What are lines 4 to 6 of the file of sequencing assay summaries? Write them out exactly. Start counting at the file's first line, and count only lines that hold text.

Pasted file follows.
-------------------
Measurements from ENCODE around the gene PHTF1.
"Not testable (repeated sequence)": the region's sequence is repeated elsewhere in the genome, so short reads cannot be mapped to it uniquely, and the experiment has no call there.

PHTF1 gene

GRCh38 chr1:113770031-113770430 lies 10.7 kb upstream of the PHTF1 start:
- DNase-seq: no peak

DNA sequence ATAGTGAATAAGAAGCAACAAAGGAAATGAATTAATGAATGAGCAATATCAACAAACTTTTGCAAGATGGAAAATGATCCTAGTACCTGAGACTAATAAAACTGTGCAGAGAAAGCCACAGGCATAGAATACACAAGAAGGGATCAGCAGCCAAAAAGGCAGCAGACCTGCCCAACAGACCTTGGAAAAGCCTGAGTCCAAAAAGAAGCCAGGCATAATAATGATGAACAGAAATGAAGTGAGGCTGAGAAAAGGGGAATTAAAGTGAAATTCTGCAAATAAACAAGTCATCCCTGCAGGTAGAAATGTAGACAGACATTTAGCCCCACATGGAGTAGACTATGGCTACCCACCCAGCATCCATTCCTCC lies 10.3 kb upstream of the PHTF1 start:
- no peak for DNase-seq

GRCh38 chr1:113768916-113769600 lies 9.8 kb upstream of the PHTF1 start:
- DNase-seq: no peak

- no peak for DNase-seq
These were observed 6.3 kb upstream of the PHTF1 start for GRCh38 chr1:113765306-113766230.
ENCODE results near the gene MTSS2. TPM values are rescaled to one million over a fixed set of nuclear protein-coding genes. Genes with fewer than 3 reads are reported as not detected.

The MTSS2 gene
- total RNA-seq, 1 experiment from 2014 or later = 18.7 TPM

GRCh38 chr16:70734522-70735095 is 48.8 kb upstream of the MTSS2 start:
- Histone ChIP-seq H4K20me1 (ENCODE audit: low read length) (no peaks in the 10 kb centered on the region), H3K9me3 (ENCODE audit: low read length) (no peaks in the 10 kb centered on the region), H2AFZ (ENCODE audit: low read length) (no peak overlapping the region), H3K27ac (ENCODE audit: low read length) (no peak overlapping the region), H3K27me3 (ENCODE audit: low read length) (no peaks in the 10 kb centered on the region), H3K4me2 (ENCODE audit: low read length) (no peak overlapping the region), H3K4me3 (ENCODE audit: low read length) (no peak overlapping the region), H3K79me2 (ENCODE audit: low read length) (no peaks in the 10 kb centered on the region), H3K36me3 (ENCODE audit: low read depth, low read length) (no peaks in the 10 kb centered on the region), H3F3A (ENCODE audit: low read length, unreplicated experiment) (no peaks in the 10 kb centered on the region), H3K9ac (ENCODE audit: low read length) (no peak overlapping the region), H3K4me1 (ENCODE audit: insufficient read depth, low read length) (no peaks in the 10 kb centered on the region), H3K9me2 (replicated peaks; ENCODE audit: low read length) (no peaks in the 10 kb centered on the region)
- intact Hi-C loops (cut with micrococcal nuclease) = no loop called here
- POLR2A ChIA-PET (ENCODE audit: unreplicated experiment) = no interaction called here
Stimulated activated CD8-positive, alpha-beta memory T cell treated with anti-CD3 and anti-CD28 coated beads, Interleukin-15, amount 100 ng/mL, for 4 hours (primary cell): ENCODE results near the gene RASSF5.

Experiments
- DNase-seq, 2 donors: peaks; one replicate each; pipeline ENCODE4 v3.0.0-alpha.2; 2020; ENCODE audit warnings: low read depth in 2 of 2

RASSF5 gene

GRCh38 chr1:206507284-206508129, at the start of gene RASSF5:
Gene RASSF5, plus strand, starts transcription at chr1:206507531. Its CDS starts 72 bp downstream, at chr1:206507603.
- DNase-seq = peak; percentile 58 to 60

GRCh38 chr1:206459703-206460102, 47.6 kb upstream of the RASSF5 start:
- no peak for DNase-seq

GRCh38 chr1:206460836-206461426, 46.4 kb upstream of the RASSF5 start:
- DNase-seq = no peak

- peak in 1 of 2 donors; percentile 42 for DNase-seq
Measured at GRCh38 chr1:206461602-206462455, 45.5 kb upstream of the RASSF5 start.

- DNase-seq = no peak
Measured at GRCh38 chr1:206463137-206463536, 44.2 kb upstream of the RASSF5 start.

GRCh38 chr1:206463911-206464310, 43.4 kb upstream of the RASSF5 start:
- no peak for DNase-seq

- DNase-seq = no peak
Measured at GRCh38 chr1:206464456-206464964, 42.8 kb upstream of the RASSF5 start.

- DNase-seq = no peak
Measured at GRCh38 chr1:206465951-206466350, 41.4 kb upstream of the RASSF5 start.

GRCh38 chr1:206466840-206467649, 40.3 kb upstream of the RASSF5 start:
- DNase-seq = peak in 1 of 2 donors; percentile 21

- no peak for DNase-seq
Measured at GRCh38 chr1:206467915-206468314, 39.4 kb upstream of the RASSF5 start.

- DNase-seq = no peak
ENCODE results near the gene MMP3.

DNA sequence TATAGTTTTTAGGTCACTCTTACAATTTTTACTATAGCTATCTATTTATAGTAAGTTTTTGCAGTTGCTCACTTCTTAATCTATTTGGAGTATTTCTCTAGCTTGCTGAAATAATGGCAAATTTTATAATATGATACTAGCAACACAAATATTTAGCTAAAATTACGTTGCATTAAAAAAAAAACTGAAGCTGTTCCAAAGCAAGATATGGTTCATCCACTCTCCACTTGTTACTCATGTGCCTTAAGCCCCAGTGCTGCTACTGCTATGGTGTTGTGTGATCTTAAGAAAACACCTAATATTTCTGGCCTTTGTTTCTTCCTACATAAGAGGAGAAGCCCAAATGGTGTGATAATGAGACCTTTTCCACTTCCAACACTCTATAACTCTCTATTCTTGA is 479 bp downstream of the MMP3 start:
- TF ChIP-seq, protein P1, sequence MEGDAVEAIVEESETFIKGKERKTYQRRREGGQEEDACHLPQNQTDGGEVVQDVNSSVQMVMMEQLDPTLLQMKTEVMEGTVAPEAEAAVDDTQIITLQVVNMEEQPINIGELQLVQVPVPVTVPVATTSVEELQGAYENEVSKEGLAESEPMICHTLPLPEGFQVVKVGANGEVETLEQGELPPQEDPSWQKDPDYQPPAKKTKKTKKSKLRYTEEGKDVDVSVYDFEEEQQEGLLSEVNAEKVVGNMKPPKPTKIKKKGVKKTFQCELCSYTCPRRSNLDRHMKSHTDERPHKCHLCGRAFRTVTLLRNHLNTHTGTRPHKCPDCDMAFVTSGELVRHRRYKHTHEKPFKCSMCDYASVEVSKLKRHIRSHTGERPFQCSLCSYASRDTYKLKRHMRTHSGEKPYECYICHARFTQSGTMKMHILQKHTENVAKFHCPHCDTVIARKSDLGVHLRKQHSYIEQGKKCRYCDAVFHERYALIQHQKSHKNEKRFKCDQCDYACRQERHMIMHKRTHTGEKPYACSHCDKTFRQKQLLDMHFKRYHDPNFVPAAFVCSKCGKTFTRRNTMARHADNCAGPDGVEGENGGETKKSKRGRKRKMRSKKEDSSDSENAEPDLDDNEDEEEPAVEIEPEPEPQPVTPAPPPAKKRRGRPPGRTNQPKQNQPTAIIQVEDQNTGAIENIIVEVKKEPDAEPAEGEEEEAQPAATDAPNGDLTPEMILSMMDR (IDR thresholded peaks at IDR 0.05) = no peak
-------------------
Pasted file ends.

GRCh38 chr1:113770031-113770430 lies 10.7 kb upstream of the PHTF1 start:
- DNase-seq: no peak

DNA sequence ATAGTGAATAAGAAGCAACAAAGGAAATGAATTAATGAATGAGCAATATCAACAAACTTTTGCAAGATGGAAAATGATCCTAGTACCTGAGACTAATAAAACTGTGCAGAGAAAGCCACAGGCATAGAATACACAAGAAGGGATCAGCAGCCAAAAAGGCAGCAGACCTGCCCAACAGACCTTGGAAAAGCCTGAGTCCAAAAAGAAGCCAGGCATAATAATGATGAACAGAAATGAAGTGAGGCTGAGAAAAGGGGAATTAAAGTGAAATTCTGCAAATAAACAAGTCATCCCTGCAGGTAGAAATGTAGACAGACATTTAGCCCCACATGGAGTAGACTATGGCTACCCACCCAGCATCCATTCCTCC lies 10.3 kb upstream of the PHTF1 start: